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Posted 05 July 2006 - 23:14

I saw JPJ race the 79 that season !! He did a nice job a little too late !!

#24 WHITE

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Posted 06 July 2006 - 05:16

Originally posted by Keir
I saw JPJ race the 79 that season !! He did a nice job a little too late !!




Well... he did a nice job once he had a nice car.

I remember Chapman saying that Jarrier had been the fastest driver he had ever had at Lotus.

#25 Catalina Park

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Posted 06 July 2006 - 10:14

Bah, statistics. :rolleyes:

Chris Amon won three Grand Prix. He just never won any that scored points.

#26 Ray Bell

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Posted 06 July 2006 - 11:08

Originally posted by Catalina Park
Bah, statistics. :rolleyes:

Chris Amon won three Grand Prix. He just never won any that scored points.


I wouldn't be so sure about that...

He scored 9 points in the one I saw him win!

#27 Catalina Park

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Posted 06 July 2006 - 11:22

OK I am wrong (again) and he would have got another 9 for another one.

#28 Ray Bell

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Posted 06 July 2006 - 12:01

Originally posted by Catalina Park
OK I am wrong (again) and he would have got another 9 for another one.


Yeah, the Kiwis are like that...

#29 stuartbrs

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Posted 06 July 2006 - 13:32

A lot of these guys though, whilst not champions or boring points accumulators... were great to watch.. Like my Alesi comment earlier.. head pitched to one side as they throw everything and more at a car that either could or couldnt handle it...

Ive been thinking a lot lately about what it is that leaves me cold about modern F1... and there is a lot to choose from..but I keep coming back to Alesi, Berger,Depaillier,Villenueve..etc that used to just love what they did for the sake of it.. Berger mellowed a lot in his later years, but I remember well watching Alesi in a Prost/Ferrari/Benneton or a Jordan with his head cocked to one side and obviously relishing giving a corner death each time he came to it..whilst not a great, he was certainly inspiring to watch... and had a passion for F1 that is clearly lacking a mere 3 or 4 years later.. the last true F1 romantic in my minds eye...

But then my father says that about a different set of drivers completely... at least I listen to him..after all, he did see Chris Amon, Jim Clark, Graham Hill etc at Longford...

#30 stevewf1

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Posted 06 July 2006 - 22:01

I'm curious about something... what is considered a GP start?

:confused:

#31 Paul Taylor

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Posted 07 July 2006 - 21:26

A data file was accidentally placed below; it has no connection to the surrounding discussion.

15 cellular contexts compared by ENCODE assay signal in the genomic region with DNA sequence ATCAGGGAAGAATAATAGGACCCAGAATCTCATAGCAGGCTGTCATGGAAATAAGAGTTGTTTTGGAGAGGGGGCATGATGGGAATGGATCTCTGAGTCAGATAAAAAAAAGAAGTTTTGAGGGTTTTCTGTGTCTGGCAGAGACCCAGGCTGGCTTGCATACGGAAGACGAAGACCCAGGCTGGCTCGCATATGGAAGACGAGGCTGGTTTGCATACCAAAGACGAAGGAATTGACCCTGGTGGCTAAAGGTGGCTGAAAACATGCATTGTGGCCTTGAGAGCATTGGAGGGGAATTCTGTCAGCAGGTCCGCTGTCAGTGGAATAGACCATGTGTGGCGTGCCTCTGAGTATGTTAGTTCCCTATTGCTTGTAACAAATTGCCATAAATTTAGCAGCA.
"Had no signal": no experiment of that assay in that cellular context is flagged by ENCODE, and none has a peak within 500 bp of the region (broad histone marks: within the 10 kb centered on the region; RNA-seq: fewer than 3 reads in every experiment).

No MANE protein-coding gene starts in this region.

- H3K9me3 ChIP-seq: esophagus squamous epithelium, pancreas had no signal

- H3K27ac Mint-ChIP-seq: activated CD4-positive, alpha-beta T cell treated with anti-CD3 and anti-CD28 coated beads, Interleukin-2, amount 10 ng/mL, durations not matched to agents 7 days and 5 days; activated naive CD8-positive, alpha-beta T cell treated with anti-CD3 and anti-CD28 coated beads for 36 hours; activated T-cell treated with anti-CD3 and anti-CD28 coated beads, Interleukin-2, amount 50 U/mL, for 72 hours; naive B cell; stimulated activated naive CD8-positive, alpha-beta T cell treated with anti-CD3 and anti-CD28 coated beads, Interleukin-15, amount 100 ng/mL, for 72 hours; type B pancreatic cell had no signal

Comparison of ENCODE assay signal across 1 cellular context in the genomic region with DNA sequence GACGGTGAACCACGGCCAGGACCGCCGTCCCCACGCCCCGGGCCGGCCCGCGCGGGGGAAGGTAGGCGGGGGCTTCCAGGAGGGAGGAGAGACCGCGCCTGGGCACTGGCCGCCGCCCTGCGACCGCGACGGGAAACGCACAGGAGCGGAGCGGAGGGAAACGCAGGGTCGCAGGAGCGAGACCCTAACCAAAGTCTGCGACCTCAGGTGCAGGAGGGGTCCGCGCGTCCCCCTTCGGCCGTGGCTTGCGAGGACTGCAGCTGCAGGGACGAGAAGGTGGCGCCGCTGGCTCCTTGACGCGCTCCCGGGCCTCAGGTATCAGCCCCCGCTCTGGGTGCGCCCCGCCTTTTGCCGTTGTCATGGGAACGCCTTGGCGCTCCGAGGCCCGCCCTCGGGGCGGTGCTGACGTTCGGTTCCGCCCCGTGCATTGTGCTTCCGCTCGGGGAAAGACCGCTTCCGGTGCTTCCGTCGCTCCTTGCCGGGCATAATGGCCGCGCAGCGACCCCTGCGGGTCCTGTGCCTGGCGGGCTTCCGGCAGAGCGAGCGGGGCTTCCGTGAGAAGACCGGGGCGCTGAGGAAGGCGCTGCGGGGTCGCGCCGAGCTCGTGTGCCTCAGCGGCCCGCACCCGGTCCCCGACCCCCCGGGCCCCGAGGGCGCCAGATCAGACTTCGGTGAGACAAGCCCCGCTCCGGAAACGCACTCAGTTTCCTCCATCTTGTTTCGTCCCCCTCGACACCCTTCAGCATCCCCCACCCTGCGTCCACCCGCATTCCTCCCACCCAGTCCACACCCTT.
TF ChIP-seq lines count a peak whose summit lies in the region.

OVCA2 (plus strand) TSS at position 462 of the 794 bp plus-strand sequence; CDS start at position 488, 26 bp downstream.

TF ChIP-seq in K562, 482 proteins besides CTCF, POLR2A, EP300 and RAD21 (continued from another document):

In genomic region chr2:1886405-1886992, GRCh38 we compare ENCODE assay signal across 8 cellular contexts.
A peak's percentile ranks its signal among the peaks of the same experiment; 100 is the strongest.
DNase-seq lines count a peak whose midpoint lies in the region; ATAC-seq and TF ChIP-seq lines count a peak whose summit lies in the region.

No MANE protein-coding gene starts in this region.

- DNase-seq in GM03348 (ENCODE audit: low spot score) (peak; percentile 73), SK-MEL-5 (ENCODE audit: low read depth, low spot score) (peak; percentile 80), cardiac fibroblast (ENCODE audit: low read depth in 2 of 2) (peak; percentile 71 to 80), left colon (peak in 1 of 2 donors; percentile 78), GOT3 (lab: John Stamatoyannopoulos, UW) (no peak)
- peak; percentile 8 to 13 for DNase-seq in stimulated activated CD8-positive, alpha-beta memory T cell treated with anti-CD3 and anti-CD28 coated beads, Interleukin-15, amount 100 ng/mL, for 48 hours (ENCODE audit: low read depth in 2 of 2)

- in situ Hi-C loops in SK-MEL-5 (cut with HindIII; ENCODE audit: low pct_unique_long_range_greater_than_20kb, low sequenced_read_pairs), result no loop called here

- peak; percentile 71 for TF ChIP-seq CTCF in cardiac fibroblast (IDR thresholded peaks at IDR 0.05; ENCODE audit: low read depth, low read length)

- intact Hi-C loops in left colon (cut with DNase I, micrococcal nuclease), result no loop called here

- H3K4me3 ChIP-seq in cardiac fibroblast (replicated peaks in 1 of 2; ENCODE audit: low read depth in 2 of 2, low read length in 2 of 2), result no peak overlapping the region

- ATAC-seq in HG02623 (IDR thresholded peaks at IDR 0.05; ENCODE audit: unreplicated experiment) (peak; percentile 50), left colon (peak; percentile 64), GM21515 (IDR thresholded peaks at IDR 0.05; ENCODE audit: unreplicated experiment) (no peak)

Originally posted by stevewf1
I'm curious about something... what is considered a GP start?

:confused:


Being on the grid and putting your foot on the accelerator when the light goes green (or when the flag drops)? Posted Image :p

#32 Wolf

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Posted 07 July 2006 - 22:10

Originally posted by Paul Taylor


Being on the grid and putting your foot on the accelerator when the light goes green (or when the flag drops)? Posted Image :p


Yes, Paul- but the question is when and where is this race taking place...;) My favourite driver has IIANM 40 GP wins- mind you, only 16 in WDC events.

Hans has done a splendid job on his list of pre-War Grand Prix races, but has anything similar been tried for post-War period? Would his criteria be compatible with post-war period?

#33 Dallas84

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Posted 07 July 2006 - 23:15

Who, then, has driven the greatest total number of GP laps without ever having lead a lap?

#34 Paul Taylor

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Posted 07 July 2006 - 23:30

Could be Brundle - there's no "Laps Lead" section in his profile on FORIX...

#35 WHITE

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Posted 08 July 2006 - 05:29

Originally posted by Dallas84
Who, then, has driven the greatest total number of GP laps without ever having lead a lap?



Mauro Baldi ?
Roberto Moreno ?

#36 Dallas84

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Posted 08 July 2006 - 05:30

Interesting, thanks for that - I guess that is one statistic that he will steer clear of during his commentaries

#37 stevewf1

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Posted 09 July 2006 - 12:45

Originally posted by Paul Taylor


Being on the grid and putting your foot on the accelerator when the light goes green (or when the flag drops)? Posted Image :p


I know it sounded like a silly question.

However...

What about race re-starts? Did Jacques Laffite "start" the 1986 British GP? Does it count as a "start" even though the race was stopped and started all over again? That would mean that Laffite suffered career-ending injuries in a race he never "started".

What about warmup/formation lap retirements? I thought that lap "counted" towards the total race distance even though they're not racing.

Just wondered if there's an "official" determination as to when a driver actually starts a GP...

:)

#38 David M. Kane